“I want to be the new Clubcard in town…”

In 2009/2010 I was working on customer loyalty technology with a view to doing something on the phone. So uVoucher was born with probably too much fanfare and talking. The value for me wasn’t the iPhone app for the retailer, it was the data and the learning that could come off the back of it. Data to me was always the cornerstone of business decision.

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At that time the word “Hadoop” kept cropping up with processing large volumes of data with commodity hardware, the idea of making one large computer out of lots of small ones to do processing appeals, especially when volumes of retail data are concerned.

Waterskiing On The Data Lake

The more I looked at Hadoop the more I saw huge potential but I also saw a huge gap in the technical to real world users. Configuration was a big pain to do well and as a technology was way above the reach of the, what I would call, common user.

That spawned Cloudatics, the human version of Hadoop, say where your data is and choose from the drop down list of things you wanted to do to your data, start the job and then wait for the output. Simple….. it seemed obvious to me that was the way things were going, towards data platforms.

I made one fundamental error, I feel, I listened to other people’s opinion too much. At that time I liked to gauge opinion of people that I trusted. Some folk got it and some folk really didn’t get it, and when I say “didn’t get it” I mean at all….. “who’d use that!?”.

One other, “learn from that for future reference”, was I entered a pitch competition. Yet again, one person got it, “yeah, data mining for everyone” and the other slammed it right in my face, “no business would use this”. I left the room with the pair of them arguing. Northern Ireland wasn’t ready for big data or Hadoop…. so pitching it was a bad idea. I’ve never pitched since and never will, build, ship and sell is the only way.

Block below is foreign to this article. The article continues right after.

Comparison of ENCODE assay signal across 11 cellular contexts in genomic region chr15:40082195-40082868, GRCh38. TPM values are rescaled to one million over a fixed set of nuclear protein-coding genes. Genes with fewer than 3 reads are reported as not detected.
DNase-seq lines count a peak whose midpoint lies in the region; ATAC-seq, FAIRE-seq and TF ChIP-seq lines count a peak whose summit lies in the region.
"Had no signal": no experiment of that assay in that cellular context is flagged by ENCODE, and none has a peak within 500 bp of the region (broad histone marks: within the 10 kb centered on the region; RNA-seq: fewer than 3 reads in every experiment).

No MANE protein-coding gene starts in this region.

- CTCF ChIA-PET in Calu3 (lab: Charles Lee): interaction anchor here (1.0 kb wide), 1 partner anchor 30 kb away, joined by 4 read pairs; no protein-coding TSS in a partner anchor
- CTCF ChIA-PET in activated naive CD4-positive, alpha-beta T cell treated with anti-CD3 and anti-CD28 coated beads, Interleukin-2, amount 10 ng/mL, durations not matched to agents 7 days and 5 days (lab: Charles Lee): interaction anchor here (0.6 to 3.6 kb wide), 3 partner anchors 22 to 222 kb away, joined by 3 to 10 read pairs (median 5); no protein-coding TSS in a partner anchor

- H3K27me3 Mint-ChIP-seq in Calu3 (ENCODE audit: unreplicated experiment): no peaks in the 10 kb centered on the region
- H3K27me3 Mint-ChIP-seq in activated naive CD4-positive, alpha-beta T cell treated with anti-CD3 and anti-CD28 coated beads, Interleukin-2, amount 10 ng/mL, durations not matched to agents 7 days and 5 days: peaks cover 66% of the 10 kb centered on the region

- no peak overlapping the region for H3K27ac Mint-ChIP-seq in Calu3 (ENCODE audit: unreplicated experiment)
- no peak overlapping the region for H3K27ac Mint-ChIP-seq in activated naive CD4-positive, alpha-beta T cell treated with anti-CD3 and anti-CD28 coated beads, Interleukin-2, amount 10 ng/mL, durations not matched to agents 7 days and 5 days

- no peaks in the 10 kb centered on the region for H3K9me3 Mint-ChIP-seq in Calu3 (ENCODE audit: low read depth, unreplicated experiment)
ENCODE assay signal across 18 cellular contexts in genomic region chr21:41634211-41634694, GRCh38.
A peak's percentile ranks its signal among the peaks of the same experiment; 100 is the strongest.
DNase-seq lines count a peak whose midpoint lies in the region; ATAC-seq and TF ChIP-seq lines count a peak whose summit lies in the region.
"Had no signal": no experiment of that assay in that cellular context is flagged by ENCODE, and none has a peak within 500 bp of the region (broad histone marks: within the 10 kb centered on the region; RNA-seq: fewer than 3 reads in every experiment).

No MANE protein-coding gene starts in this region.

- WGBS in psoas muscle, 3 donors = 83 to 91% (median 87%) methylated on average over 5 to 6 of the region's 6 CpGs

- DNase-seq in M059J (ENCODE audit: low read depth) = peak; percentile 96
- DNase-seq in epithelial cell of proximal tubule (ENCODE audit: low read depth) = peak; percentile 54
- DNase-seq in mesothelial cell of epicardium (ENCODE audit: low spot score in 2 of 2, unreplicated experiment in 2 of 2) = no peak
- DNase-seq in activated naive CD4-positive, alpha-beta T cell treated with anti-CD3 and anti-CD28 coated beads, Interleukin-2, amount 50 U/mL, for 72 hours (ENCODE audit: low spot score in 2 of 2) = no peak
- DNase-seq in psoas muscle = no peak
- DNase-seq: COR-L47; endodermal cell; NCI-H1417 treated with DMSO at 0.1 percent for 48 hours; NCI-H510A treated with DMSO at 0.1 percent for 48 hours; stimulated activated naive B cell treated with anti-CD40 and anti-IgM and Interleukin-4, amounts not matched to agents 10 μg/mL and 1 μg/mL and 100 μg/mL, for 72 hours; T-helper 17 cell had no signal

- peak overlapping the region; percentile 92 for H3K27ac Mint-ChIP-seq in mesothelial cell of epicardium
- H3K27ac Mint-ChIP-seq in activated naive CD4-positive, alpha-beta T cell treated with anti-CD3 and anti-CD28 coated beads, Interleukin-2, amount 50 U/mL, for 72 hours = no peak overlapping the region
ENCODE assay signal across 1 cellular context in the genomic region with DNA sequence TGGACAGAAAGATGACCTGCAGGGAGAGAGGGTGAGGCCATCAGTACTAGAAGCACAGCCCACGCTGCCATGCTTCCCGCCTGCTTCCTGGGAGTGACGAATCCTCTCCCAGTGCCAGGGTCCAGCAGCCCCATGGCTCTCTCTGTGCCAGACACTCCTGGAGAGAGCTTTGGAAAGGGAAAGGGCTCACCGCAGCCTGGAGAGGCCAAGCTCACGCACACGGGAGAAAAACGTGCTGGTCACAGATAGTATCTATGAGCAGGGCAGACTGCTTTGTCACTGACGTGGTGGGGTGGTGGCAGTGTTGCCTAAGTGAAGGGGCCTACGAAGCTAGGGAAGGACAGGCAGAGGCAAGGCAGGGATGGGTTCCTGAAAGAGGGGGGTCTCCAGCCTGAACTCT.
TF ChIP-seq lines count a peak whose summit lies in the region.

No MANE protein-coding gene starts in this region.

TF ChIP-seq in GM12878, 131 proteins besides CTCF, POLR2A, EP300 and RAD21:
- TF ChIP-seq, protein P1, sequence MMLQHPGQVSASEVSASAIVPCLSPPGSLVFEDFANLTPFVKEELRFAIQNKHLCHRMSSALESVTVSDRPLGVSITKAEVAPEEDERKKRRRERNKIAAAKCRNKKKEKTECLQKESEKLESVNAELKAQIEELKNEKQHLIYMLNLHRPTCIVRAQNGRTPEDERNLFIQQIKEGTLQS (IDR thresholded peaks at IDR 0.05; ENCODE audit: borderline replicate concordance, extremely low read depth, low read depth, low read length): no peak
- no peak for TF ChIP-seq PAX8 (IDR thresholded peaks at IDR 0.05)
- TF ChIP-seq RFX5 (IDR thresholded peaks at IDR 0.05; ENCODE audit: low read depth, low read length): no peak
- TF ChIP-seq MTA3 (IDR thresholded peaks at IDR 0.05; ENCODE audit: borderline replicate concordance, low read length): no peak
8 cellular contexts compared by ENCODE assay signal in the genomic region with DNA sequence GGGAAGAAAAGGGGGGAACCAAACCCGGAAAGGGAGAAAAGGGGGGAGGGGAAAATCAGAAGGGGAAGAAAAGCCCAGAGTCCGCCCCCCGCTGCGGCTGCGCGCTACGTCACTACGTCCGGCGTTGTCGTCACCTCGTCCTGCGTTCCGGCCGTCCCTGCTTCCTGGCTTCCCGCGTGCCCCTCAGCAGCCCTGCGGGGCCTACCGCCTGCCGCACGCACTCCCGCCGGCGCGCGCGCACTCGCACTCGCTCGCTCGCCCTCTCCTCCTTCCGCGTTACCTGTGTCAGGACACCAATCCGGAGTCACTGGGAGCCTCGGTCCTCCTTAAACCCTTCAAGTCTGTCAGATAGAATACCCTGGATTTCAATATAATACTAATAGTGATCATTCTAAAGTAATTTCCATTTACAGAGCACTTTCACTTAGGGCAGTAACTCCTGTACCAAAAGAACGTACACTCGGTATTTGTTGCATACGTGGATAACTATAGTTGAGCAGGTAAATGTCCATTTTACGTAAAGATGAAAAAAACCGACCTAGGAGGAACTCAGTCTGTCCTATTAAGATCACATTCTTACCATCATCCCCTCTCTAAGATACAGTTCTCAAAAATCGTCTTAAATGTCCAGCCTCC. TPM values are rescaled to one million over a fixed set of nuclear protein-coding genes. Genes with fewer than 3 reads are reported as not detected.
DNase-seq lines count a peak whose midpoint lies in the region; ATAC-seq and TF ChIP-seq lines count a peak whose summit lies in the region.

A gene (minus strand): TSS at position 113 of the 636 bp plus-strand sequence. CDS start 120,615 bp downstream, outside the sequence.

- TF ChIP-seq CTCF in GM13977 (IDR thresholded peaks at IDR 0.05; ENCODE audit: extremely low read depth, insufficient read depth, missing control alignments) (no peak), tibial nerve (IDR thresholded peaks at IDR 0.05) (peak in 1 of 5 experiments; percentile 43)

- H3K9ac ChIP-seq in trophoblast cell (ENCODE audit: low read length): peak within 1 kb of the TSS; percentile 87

So fast forward on five years and below a picture of the Expo hall on Thursday 2nd/Friday 3rd June 2016 at Strata Conference in London. Pretty much every stand down there is a data platform, with the exception of O’Reilly, or a company who is highly integrated into a data platform.

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Have a Hunch and the Data to Back It Up?

Then go for it, and I’m not saying don’t listen to anyone. Yes sometimes you have to be bloody minded and forge ahead to see what the challenges are (in fact, some would say I made a career out of it) but sometimes it is wise just to get that sounding board feedback.

Be careful where and who you pitch to. While every competition is happy for you to stand and do your three minutes, not every judge is going to get it or support what you are saying. And I don’t go for the whole “gut” thing either.

I’m certainly not bitter or unhappy, I’m quite the opposite, I love where I work. I love the BigData community once you get past the marketing “it’s just a gimmick” naysayers.

Ultimately it’s about the right message, at the right time at the right place.

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